Name: Avinash Kumar
Affiliation: Amity - UC Berkeley SETI
Conference ID : ASI2022_560
Title : SETI India: Using uGMRT to search for advanced extraterrestrial life
Authors : Avinash Kumar, Raghav Girgaonkar, Akshay E, Arun M, Vishal Gajjar, Siddharth Pandey
Abstract Type: Poster
Abstract Category : Instrumentation and Techniques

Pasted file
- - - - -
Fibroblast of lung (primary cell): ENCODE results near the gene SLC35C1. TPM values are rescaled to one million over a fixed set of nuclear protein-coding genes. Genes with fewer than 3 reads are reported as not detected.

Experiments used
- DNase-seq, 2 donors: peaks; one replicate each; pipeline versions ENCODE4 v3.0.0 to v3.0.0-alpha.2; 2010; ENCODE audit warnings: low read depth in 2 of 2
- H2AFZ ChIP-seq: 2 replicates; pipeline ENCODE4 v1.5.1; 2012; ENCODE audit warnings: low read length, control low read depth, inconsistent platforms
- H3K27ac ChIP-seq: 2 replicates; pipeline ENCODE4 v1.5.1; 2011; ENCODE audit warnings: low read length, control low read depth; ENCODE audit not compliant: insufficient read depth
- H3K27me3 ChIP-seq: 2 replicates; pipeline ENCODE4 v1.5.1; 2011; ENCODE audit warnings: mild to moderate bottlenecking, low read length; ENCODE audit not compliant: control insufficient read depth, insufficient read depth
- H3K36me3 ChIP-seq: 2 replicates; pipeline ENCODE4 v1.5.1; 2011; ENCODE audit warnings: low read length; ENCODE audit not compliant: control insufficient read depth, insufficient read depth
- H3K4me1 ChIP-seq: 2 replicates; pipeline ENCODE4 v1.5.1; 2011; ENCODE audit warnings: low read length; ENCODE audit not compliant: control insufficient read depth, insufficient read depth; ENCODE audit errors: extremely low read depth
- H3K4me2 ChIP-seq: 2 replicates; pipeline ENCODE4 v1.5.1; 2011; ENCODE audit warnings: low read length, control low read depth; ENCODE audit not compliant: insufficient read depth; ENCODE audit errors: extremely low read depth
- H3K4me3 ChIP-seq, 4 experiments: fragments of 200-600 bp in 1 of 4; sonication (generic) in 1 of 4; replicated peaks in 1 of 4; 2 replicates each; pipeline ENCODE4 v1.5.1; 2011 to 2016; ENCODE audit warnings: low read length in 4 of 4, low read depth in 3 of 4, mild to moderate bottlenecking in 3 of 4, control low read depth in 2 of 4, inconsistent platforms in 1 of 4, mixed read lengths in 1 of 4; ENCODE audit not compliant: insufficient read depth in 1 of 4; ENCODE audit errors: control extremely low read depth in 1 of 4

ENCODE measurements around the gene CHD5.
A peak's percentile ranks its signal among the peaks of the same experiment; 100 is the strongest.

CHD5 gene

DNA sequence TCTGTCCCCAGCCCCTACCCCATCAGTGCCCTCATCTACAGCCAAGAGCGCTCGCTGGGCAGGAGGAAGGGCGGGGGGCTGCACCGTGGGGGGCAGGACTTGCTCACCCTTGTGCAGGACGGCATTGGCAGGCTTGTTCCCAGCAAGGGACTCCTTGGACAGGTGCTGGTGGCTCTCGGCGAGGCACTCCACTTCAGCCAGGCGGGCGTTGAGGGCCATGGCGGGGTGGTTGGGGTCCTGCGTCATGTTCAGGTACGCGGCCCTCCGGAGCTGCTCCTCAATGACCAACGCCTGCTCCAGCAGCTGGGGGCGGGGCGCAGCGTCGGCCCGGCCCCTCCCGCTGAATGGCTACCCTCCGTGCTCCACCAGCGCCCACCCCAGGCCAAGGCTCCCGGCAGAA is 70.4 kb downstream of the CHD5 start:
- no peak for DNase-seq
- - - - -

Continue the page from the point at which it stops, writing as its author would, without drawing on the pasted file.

Abstract : The discovery of the ubiquity of habitable extrasolar planets, combined with revolutionary advances in instrumentation and observational capabilities, has ushered in a renaissance in the search for extraterrestrial intelligence (SETI). The Breakthrough Listen (BL) program is a US $100M 10-year effort to conduct the most sensitive, comprehensive, and intensive search for advanced life on other worlds ever performed. Large scale radio SETI activities are now underway at numerous observing facilities; but, there currently exists a dearth in continuous frequency coverage between 300 MHz and 1 GHz. Upgraded Giant Meterwave Radio Telescope's (uGMRT) capability of operation at these frequencies makes it a desired and complimentary instrument with ongoing SETI activities. In this talk, we will outline a new partnership between the BL program and the Amity Centre of Excellence in Astrobiology to start India's first large scale SETI program. We will discuss our ongoing efforts to capture the raw stream of data products from the uGMRT and conduct searches for novel signals likely to be produced by the activities of advanced ETIs. These signals include; (1) continuous-wave narrowband signal with spectral occupancy of < 1 Hz, (2) broadband transient signals with artificial dispersion, (3) signals with embedded wide-band modulations, and (4) anomalous astrophysical events. We will also discuss how we are leveraging advances offered by the modern-day graphical processing units (GPUs) and artificial intelligence for these searches. Furthermore, we will demonstrate that long baselines of GMRT provides band-limited spectral imaging and temporal window imaging capabilities which are useful to scrutinise the extraterrestrial origin of putative signals from ETI.